SWITCHOFFSET() Surprise?

This is the followup post I promised during my recent PASSMN presentation, to explain some of the unorthodox SQL used to convert datetimes between time zones, taking Daylight Savings into consideration.

The Setup

Dave Valentine ( b | t ) was kind enough to be my audience for a dry run of my (at that time) upcoming presentation on Managing Daylight Savings without CLR. He unwittingly found an issue that surprised me, while I was pointing out that you couldn’t use SWITCHOFFSET() on the following dates without knowing the time_zone information (ie, would you pass in –05:00 or –06:00 to convert these to Central Time?):

  • 2012-03-10 22:00 +00:00
  • 2012-03-12 22:00 +00:00

It is a common best practice to store datetimes in UTC and do any conversion after the fact. My presentation lays out a method to create an SSIS package that uses a Script Component to store Daylight Savings information in a lookup table. Creating the lookup table to store Daylight Savings information is relatively easy, and you end up with data that looks like this:

dbo.DaylightSavings

TimeZone AdjustmentStart AdjustmentEnd UTCOffset
Central Standard Time 2012-01-01 00:00 2012-03-11 01:59 -06:00
Central Standard Time 2012-03-11 02:00 2012-11-04 01:59 -05:00

The original code that I showed Dave worked but is wrong for datetimes near the Daylight Savings Time boundary.

WITH DemoDates AS
    (
        SELECT UTCDate = '2012-03-10 22:00 +00:00' UNION
        SELECT UTCDate = '2012-03-12 22:00 +00:00'
    ) ,
    DaylightSavings AS
    (
        SELECT AdjustmentStart = '2012-01-01 00:00', AdjustmentEnd = '2012-03-11 01:59', UTCOffset = '-06:00' UNION
        SELECT AdjustmentStart = '2012-03-11 02:00', AdjustmentEnd = '2012-11-04 01:59', UTCOffset = '-05:00'
    )

    SELECT  UTCDate, CentralTime = SWITCHOFFSET(UTCDate, UTCOffset)
    FROM    DemoDates DD
    JOIN    DaylightSavings DS
            ON  DS.AdjustmentStart  DD.UTCDate ;

After I finished the dry run, Dave’s feedback suggested that I include some times that were nearer to the Daylight Savings Time boundary, which actually began 2012-03-11 02:00 Central Time. That sounded easy enough, but caused me to go off of the rails for awhile. Let’s dig a little deeper.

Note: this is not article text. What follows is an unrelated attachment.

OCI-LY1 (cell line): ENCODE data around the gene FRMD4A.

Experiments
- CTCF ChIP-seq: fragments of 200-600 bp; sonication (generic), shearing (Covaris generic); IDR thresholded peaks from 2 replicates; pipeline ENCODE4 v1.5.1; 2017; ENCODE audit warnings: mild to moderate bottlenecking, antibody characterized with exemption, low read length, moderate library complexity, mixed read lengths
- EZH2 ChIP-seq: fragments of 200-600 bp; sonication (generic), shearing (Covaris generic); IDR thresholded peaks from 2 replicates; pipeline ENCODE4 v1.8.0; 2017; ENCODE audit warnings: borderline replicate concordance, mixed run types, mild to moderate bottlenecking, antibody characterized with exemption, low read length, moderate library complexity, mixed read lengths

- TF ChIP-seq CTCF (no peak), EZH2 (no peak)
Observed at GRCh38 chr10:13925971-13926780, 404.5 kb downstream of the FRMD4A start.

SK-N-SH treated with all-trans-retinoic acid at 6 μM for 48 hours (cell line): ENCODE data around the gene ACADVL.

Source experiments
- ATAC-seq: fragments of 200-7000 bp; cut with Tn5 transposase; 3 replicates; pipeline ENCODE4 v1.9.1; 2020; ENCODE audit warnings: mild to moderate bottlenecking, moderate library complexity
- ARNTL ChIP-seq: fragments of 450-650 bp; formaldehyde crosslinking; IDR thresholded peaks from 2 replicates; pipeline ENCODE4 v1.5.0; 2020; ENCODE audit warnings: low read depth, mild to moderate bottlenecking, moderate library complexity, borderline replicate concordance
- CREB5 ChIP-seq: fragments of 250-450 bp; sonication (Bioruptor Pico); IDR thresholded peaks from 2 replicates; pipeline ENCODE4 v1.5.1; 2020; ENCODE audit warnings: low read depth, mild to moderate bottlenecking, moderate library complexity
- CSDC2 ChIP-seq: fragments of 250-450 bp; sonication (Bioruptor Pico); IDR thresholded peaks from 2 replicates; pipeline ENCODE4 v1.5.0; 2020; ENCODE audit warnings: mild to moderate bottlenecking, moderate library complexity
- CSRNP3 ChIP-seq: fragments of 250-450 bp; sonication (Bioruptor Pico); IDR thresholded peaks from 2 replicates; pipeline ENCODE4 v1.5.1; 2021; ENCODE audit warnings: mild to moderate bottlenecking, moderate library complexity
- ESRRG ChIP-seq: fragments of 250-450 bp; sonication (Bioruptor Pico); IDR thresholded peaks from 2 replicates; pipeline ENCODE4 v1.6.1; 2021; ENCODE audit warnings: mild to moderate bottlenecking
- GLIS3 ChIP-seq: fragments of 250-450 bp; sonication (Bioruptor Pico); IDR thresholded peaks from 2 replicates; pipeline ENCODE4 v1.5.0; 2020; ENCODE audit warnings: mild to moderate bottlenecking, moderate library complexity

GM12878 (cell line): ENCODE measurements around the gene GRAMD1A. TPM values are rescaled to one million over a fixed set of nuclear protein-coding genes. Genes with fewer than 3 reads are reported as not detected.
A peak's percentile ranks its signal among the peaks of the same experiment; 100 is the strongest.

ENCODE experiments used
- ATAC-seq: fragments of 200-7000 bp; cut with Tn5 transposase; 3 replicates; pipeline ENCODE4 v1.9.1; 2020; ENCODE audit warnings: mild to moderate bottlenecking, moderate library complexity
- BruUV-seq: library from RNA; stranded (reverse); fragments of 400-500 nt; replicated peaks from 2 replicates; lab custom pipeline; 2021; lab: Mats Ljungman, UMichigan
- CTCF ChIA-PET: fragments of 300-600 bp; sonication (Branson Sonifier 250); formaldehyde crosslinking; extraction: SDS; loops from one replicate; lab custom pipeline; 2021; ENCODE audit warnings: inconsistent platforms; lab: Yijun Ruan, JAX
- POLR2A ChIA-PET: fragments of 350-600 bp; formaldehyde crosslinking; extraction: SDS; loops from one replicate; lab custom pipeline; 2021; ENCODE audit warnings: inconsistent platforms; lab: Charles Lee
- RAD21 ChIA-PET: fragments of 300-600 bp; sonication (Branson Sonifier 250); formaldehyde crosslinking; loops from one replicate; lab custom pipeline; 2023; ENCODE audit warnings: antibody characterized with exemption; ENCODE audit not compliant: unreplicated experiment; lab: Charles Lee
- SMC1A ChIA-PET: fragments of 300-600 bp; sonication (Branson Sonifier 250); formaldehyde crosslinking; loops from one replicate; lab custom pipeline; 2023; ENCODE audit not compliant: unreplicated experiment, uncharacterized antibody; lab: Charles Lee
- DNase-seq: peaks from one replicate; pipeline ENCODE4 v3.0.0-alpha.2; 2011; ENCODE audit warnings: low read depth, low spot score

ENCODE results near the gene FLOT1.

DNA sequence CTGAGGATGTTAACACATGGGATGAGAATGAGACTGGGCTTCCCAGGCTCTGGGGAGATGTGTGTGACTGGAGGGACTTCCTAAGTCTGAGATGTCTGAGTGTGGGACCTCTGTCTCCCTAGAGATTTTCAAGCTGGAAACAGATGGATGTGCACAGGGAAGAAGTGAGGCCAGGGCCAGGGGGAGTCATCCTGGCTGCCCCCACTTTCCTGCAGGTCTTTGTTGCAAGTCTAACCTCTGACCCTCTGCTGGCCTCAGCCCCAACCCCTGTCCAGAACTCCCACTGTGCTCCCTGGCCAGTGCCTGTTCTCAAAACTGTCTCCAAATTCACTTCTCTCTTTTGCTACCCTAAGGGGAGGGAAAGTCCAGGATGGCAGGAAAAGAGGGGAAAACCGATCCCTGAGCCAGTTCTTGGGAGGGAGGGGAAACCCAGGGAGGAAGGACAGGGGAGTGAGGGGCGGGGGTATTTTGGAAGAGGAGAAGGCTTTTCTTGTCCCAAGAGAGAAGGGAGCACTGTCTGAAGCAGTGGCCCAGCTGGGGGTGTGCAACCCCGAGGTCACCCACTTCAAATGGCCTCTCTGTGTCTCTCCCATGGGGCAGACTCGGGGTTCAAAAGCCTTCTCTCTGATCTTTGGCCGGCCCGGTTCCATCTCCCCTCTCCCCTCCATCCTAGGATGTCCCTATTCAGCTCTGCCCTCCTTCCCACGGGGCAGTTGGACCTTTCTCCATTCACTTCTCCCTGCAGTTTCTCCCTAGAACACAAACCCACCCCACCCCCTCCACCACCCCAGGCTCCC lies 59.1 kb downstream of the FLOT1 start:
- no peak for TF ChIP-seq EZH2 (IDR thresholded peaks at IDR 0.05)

The Surprise

So, I added a couple of additional datetimes to the presentation and found that the SQL above did not get the expected result. So, I did a little bit of Google-Fu, and found nothing discussing this issue. Plus, the presentation was the next day, and I wanted to work more on the demos. I decided to dig in and try to understand exactly what was happening on the boundaries. The issue was that since datetimes are being stored as UTC, the join actually needs to take that UTC datetime and consider the time that it would be converted to for determination of UTCOffset. Huh?

Let’s try to illustrate, with a table of data (that’s how we all think, right?)

UTCDate Central Standard Time
2012-03-10 22:00 +00:00 2012-03-10 16:00 -06:00
2012-03-11 07:00 +00:00 2012-03-11 01:00 -06:00
2012-03-11 08:00 +00:00 2012-03-11 03:00 -05:00
2012-03-12 22:00 +00:00 2012-03-12 17:00 -05:00

The boundary for the start of Daylight Savings Time for the Central Time Zone is 2012-03-11 02:00, CENTRAL TIME. So, if we want to join to the lookup table, and get the right row, we need to do some gymnastics.

WITH DemoDatesPlusBoundary AS
(
    SELECT UTCDate = '2012-03-10 22:00 +00:00' UNION
    SELECT UTCDate = '2012-03-12 22:00 +00:00' UNION
    SELECT UTCDate = '2012-03-11 07:00 +00:00' UNION
    SELECT UTCDate = '2012-03-11 08:00 +00:00'
) ,
DaylightSavings AS
(
     SELECT AdjustmentStart = '2012-01-01 00:00', AdjustmentEnd = '2012-03-11 01:59', UTCOffset = '-06:00' UNION
     SELECT AdjustmentStart = '2012-03-11 02:00', AdjustmentEnd = '2012-11-04 01:59', UTCOffset = '-05:00'
 )

SELECT  UTCDate, CentralTime = SWITCHOFFSET(UTCDate, UTCOffset)
FROM    DemoDatesPlusBoundary DD
JOIN    DaylightSavings DS
        -- Take the Adjustment and make a DATETIMEOFFSET, then switch to UTC for proper
        -- comparison
        ON DD.UTCDate > SWITCHOFFSET(TODATETIMEOFFSET(AdjustmentStart, UTCOffset), '+00:00')
        AND DD.UTCDate
        -- JOIN below is wrong when the date being converted is on the DST change boundary
        -- so the more complex join above is required
        -- ON DS.AdjustmentStart  DD.UTCDate

Here’s an explanation of what SWITCHOFFSET(TODATETIMEOFFSET(AdjustmentStart, UTCOffset), ‘+00:00’) does (inside to out):

    1. Creates a datetimeoffset value from the AdjustmentStart and UTCOffset from the lookup table
    2. Takes that result and uses SWITCHOFFSET to find out when that AdjustmentStart happens IN UTC TIME

That join is clearly not optimal, but gets the right result, and got it done in time for the presentation. Looking back, I wish I would have done the dry run sooner and I would/will now store the result of SWITCHOFFSET(TODATETIMEOFFSET(AdjustmentStart, UTCOffset), ‘+00:00’) in the lookup table as well, so the calculation only needs to be done when the lookup table is populated, not every time it is joined to.

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